“On Earth it wouldn’t be acceptable to have weather forecasting infrastructure that stops working when a hurricane is coming, because coverage would be lost at the point when an extreme weather event impacts our lives the most.

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An Asteroid the Size of a Jumbo Jet Just Buzzed Safely By Earth

An asteroid as big as a jumbo jet made a close flyby of Earth today (March 4).

The space rock, named asteroid 2015 EG, posed no threat during the encounter as it passed by at a safe distance of about 274,400 miles (441,600 kilometers), or 1.1 times the average distance between Earth and the moon, at 4:03 p.m. EST (2103 GMT).

As its name implies, asteroid 2015 EG was discovered in 2015. NASA estimates that the space rock measures between 63 and 141 feet (19 to 43 meters) across and is currently barrelling through the solar system at 21,545 mph (9.63 km/s). It’s actually one of five near-Earth asteroids on NASA’s radar today, but asteroid 2015 EG made the closest approach of them all, according to NASA’s Asteroid Watch.

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Think We Can Nuke Away An Incoming Asteroid? Think Again

Asteroids are much harder to destroy than previously thought, new modelling shows.

The research, published in the journal Icarus, shows that an asteroid damaged in a collision – by another asteroid, for instance, or a nuclear missile fired at it in the blind hope that doing so will prevent it from smacking into the planet with catastrophic consequences – will substantially reconstruct itself because of the strong gravitational pull of its still-intact core.

The modelling, funded by NASA, substantially updates and contradicts earlier research that showed that a collision between a small asteroid and a large one would completely demolish the latter, the destruction facilitated by the rapid transit of cracks right through it.

Read more at: Cosmos magazine

Are Small Satellites The Solution For Space Weather Monitoring?

With key space weather satellites expected to fail before U.S. and European agencies launch replacements, “small satellites may be the only way of averting a bleak future,” said Daniel Baker, director of the University of Colorado’s Laboratory for Atmospheric and Space Physics.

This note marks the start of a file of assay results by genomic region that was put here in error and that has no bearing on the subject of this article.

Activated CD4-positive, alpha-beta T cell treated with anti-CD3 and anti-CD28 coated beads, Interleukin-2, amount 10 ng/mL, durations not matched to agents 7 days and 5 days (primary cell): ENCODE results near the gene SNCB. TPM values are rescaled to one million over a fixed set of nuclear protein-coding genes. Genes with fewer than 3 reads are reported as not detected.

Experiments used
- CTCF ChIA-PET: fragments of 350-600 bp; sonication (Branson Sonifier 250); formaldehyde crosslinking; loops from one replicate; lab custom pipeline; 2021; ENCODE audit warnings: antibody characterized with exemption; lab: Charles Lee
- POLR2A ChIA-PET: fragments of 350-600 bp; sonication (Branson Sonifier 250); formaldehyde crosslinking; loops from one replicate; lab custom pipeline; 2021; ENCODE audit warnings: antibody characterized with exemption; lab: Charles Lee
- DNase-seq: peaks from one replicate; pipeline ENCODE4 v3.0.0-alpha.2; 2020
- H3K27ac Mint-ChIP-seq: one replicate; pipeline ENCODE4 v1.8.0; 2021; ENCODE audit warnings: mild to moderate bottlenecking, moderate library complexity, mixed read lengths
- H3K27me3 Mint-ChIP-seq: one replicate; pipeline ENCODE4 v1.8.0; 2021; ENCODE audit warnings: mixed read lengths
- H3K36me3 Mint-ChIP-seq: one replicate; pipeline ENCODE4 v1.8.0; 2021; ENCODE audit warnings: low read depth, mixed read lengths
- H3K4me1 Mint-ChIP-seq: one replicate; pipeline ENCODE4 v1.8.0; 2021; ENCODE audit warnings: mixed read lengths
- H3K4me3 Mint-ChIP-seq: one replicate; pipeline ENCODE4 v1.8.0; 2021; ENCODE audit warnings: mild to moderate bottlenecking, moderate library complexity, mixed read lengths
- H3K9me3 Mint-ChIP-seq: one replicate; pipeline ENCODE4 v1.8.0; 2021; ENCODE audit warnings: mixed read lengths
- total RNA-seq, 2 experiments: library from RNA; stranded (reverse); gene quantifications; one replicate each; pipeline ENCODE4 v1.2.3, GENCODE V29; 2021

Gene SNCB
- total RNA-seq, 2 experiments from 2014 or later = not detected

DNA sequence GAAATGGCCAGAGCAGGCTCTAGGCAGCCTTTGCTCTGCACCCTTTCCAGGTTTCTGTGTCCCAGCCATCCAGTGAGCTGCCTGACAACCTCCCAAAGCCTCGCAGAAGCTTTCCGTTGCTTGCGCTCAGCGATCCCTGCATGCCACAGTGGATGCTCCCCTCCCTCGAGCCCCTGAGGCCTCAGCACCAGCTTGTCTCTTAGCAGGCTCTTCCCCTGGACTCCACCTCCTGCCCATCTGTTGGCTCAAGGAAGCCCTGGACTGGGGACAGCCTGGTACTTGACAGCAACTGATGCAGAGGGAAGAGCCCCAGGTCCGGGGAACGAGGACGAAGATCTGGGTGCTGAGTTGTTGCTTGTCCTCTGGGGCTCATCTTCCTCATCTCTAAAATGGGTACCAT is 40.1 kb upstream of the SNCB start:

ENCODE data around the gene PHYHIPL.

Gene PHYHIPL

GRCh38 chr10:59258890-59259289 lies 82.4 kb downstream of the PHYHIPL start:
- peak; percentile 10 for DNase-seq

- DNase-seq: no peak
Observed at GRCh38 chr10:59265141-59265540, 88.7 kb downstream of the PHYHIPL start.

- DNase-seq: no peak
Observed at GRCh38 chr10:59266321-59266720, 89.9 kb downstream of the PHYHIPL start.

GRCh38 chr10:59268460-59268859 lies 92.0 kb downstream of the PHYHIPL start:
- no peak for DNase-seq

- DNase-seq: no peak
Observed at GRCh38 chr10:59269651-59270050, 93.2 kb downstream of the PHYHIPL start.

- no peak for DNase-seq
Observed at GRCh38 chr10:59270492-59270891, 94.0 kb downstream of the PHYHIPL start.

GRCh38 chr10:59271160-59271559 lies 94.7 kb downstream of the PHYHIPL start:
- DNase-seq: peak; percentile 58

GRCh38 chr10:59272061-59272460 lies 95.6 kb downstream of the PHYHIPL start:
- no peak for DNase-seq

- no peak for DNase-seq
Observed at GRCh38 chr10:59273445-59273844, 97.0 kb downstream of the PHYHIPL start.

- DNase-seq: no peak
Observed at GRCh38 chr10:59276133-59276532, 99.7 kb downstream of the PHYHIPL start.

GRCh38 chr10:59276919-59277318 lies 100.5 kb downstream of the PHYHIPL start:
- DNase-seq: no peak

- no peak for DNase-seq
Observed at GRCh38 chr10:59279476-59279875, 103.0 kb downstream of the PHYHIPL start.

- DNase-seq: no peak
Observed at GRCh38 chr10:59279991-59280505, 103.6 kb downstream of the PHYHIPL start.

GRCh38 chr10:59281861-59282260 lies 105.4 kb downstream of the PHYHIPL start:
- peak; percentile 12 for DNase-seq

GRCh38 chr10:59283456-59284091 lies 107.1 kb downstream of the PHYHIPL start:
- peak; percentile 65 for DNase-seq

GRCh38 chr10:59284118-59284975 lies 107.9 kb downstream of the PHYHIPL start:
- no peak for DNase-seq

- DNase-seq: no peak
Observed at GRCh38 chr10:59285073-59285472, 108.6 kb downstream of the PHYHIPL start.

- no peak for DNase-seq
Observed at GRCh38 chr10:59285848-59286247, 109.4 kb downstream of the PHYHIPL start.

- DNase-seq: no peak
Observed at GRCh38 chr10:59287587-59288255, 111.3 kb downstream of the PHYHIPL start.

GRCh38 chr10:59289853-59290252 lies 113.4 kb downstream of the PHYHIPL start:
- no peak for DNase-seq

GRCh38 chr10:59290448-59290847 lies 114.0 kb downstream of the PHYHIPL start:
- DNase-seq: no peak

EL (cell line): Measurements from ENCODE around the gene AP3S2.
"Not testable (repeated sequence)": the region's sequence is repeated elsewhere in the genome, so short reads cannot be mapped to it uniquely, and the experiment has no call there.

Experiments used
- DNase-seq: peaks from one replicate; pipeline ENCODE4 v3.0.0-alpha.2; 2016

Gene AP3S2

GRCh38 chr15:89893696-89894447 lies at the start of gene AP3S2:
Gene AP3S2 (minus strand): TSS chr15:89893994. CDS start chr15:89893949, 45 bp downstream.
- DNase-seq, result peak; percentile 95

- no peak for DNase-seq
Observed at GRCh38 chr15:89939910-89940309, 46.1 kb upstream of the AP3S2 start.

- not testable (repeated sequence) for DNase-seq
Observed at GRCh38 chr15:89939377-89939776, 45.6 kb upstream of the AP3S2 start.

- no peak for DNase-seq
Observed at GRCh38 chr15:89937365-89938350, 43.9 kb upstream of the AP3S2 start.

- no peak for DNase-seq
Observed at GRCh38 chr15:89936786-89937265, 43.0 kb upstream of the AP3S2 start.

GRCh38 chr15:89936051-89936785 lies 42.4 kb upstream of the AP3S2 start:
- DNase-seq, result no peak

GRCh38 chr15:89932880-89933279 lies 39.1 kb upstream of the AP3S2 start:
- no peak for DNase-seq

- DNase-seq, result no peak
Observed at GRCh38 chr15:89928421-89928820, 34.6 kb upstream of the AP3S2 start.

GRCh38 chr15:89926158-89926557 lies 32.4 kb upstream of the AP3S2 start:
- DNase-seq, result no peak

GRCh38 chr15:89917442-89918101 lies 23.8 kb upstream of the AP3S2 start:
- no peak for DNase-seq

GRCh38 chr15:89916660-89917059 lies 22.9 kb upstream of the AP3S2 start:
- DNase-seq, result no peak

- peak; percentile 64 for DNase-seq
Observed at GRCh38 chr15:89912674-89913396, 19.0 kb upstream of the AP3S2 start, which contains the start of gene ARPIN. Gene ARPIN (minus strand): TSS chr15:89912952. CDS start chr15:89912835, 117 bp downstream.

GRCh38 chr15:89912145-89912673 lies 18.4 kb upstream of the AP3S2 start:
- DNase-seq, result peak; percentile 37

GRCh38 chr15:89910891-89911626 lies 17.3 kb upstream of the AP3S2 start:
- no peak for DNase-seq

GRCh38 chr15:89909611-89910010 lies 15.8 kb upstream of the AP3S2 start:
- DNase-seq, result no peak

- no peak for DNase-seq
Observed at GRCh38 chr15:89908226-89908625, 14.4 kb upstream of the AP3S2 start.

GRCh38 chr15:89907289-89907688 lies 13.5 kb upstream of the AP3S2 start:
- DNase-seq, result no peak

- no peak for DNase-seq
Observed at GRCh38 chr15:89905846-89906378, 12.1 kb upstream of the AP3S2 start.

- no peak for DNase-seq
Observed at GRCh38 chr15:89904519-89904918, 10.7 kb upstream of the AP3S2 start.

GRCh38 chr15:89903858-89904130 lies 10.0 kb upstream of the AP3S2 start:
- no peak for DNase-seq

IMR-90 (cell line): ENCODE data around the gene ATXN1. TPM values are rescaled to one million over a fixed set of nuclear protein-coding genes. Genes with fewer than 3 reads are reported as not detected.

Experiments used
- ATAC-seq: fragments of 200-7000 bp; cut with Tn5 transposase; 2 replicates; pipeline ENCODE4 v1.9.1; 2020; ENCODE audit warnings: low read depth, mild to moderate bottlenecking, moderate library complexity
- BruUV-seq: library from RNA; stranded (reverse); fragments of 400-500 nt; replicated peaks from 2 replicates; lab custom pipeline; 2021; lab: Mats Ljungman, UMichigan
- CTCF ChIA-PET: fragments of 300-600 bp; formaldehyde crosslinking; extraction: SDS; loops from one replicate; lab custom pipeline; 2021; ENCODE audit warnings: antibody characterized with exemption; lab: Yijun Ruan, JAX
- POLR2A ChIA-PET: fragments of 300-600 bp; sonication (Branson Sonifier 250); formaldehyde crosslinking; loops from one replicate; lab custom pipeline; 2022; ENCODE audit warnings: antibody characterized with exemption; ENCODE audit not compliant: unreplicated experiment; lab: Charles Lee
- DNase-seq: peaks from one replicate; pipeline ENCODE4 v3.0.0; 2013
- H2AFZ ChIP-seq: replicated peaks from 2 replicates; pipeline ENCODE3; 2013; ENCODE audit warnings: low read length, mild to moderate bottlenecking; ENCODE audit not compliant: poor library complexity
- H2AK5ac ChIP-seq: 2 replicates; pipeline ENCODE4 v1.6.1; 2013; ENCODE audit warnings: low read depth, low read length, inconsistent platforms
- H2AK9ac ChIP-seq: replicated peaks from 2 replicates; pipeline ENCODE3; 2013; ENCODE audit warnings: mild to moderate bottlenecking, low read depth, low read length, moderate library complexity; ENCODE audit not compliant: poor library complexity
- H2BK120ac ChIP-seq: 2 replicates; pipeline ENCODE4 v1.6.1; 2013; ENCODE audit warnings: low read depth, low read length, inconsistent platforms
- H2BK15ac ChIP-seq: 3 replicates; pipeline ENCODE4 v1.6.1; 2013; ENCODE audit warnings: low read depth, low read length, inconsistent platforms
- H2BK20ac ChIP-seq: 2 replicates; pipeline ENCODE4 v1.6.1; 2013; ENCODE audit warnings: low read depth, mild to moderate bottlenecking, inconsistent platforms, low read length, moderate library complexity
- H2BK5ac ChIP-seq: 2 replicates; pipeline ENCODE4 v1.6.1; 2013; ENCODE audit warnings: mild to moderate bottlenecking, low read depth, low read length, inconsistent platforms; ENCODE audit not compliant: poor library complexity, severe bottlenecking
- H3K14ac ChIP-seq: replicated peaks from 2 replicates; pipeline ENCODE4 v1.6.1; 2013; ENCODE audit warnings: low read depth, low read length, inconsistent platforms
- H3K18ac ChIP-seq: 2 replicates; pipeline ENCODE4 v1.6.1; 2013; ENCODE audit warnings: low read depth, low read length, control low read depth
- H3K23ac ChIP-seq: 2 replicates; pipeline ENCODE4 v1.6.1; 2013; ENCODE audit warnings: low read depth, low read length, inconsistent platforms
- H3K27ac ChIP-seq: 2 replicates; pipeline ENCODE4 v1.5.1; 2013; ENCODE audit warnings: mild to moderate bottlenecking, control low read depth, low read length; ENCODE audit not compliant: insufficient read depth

Many of the instruments the U.S. relies on to monitor solar flares, coronal mass ejections and other phenomena that pose a threat to satellites in orbit and technology on the ground are well beyond their anticipated life spans. The National Oceanic and Atmospheric Administration (NOAA) is sending new instruments into orbit on its latest generation of geostationary weather satellites but other updates to the space weather constellation are likely to fly years after current instruments fail.

Read more at: Spacenews

The US Air Force’s X-60A Hypersonic Research Vehicle Completed Its Critical Design Review

The programme is now moving into the fabrication phase, with the initial flight of the vehicle scheduled to take place in about a year at Cecil Spaceport in Jacksonville, Florida, says the USAF. The liquid-rocket powered vehicle is designed to be launched after being dropped from under the belly of a NASA C-20A, a military version of the Gulfstream III business jet.

The vehicle is being developed by the USAF Research Laboratory (AFRL) at Wight-Patterson Air Force Base, in Ohio in partnership with Generation Orbit Launch Services.

Read more at: Flight global

German Engineers Produce And Test 3D-Printed Rocket Engine

The new method will allow the weight and production cost of a rocket to be reduced, while increasing payload and implementing more sophisticated cooling systems.

German Aerospace Centre (DLR) in collaboration with SLM Solutions, have successfully created a rocket engine, called BERTA, fully assembled using 3D-printing technology. The engine, which will be used in an Ariane 6 modular rocket developed by the ArianeGroup for the European Space Agency (ESA), is capable of delivering satellites to geostationary transfer or sun-synchronous orbits.

Read more at: Spacedaily

Illinois Native Uses Experience On Farm To Build Deep Space Rocket

Milking cows and baling hay might have more to do with rocket science than you think.

Growing up on a working dairy farm in rural Breese, Illinois, NASA engineer Julie Bassler watched planes fly overhead as she worked in the fields.

“As a child, the closest I ever got to seeing big cities was watching the airplanes that flew over our farm headed to their destinations,” Bassler said. “I would think, ‘I want to do that,’ and so my first dream was to be an airline pilot.”

Read more at: Spacedaily

NASA Captures Unprecedented Images Of Supersonic Shockwaves

NASA has captured unprecedented photos of the interaction of shockwaves from two supersonic aircraft, part of its research into developing planes that can fly faster than sound without thunderous “sonic booms”.

When an aircraft crosses that threshold—around 1,225 kilometers (760 miles) per hour at sea level—it produces waves from the pressure it puts on the air around it, which merge to cause the ear-splitting sound.